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Response to CO2 doubling of the Atlantic Hurricane Main Development Region in a High-Resolution Climate Model

Key Findings

  • Response of tropical Atlantic to doubling of CO2 explored with new high-resolution GFDL global climate model, CM2.5.
  • Year-to-year variations in Atlantic hurricane development region: sea surface temperature increase and shift towards summer in response to increased CO2.
  • Long-term average Atlantic hurricane frequency decreases in response to CO2 doubling, but hurricane frequency in extremely active years remains similar.
  • While there is some indication of a shift in interannual variation in the observed record, further analysis is needed.
  • Future climate extremes are impacted by changes in average conditions, climate variations and changes in climate variations.

Takeshi Doi, Gabriel A. Vecchi, Anthony J. Rosati, and Thomas L. Delworth. Journal: Journal of Climate. DOI: 10.1175/JCLI-D-12-00110.1

Summary

The authors simulated the response of sea surface temperature (SST) in the Atlantic Hurricane Main Development Region (MDR) to a doubling of CO2, using a cutting-edge global high-resolution coupled model developed at GFDL (CM2.5). This model has been shown to produce a very faithful simulation of the observed seasonal cycle and year-to-year (or interannual) variability in the tropical Atlantic. The skillful representation of Atlantic interannual variability enables the exploration of the response of interannual variability to increasing CO2 – in addition to exploring changes in the average conditions in the Atlantic.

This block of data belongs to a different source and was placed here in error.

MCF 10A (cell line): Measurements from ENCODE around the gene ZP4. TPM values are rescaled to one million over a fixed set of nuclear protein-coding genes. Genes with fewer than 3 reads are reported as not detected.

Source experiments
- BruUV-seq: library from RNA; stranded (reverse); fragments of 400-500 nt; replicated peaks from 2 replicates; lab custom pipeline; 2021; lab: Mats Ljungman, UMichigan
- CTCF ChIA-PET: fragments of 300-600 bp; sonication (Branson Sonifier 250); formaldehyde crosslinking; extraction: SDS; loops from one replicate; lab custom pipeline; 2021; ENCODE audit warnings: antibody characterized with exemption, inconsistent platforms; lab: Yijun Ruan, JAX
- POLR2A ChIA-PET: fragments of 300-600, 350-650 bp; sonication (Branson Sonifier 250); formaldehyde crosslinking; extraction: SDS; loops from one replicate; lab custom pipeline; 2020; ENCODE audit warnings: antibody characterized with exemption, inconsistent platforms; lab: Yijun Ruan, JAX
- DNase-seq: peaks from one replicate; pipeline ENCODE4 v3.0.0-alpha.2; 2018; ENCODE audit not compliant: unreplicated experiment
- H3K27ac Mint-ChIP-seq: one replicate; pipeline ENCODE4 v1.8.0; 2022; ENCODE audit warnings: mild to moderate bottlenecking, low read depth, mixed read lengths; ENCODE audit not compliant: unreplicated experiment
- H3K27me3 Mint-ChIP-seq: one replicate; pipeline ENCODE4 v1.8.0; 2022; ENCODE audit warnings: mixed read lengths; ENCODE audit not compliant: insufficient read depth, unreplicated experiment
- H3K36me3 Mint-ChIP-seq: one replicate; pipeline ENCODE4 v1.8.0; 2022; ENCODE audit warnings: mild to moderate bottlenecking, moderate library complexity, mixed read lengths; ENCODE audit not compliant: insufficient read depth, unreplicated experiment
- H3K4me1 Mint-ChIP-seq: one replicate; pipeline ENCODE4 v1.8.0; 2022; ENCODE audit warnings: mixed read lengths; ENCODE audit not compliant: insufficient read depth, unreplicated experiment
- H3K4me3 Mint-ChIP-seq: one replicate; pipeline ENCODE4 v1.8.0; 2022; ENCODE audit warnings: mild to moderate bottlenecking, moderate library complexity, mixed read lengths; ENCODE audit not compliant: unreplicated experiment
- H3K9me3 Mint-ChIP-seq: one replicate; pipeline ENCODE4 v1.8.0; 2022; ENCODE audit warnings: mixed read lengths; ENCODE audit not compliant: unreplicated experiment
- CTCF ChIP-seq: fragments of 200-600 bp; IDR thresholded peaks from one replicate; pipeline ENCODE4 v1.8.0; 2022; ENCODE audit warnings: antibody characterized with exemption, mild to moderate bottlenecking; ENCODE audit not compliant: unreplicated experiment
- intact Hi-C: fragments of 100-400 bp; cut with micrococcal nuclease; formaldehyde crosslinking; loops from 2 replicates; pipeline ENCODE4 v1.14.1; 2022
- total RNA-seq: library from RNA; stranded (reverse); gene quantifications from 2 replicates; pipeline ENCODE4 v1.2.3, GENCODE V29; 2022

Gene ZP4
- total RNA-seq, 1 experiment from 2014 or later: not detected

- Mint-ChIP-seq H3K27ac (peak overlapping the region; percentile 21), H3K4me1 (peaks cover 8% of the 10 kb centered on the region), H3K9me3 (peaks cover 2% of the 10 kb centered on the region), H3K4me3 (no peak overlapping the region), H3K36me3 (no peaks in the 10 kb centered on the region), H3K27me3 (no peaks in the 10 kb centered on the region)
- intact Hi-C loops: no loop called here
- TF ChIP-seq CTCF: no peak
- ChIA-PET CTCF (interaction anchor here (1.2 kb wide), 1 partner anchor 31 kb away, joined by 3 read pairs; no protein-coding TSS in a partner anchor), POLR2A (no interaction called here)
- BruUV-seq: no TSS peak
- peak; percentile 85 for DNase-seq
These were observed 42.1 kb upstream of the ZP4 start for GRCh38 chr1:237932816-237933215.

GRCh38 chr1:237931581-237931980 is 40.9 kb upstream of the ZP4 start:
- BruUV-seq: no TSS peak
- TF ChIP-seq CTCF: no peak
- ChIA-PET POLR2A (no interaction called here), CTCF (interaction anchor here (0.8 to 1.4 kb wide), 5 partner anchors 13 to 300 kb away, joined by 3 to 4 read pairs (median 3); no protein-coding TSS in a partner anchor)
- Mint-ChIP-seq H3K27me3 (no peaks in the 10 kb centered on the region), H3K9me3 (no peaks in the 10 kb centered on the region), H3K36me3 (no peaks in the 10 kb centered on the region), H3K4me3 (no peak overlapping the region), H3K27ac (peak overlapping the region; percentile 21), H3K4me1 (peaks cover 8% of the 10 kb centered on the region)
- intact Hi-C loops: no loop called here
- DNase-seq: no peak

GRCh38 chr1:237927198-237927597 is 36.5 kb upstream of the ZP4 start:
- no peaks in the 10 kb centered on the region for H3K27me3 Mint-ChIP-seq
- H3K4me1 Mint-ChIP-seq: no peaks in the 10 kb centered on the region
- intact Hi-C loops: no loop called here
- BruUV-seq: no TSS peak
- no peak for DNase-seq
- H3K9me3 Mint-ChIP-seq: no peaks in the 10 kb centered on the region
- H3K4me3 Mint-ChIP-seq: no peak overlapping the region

This study reveals a significant increase in the amplitude of interannual variations of SST in the Atlantic MDR: the amplitude of these SST variations increases by about 25% in response to CO2 doubling. Further, the seasonal timing of the peak in interannual SST variations moves from northern hemisphere spring to early summer, moving that peak variability closer to the North Atlantic hurricane season (which begins in June). The changes to the interannual variations of the SST in the Atlantic Hurricane Main Development Region are due to an increase in effectiveness of the Wind-Evaporation-SST positive feedback.

A statistical refinement allows estimation of the impact of CO2 changes on Atlantic hurricane frequency. The average number of hurricanes is found to decrease in response to increasing CO2, consistent with previous studies. Nevertheless, the frequency of Atlantic hurricanes in the most active years is as high or higher after doubling CO2, because of the enhanced year-to-year variability in Atlantic MDR SSTs and its alignment with the Atlantic hurricane season.

Exploration of the observed record suggests some evidence for an enhancement of the interannual variation of SST in the Atlantic Hurricane Main Development Region in boreal early summer since the late 19th century, although there are substantial uncertainties in the observational record.

The combined impact of natural climate variations, changes in average conditions, and changes in variability is key to the response of climate extremes to increasing greenhouse gases. This change in the interannual variability of SST will be one of the factors in projecting the risk of extremes in Atlantic Hurricanes, and for drought (or flood) in the Sahel and South America in a future climate.

Figure: (a) Monthly standard deviation of the interannual variation of the SSTMDR for the present-day Control (thick blue line) and the CO2 doubling run (thick red line) in model years 91-140 (°C). The thin blue lines show the four other 50-years mean standard deviations in the Control run. A running mean of three months is applied. (b) Same as (a), but for observation averaged in three periods of 1881-2009, 1960-2009, and 1881-1930 in the ERSSTv3 (black) and HadISST data (grey).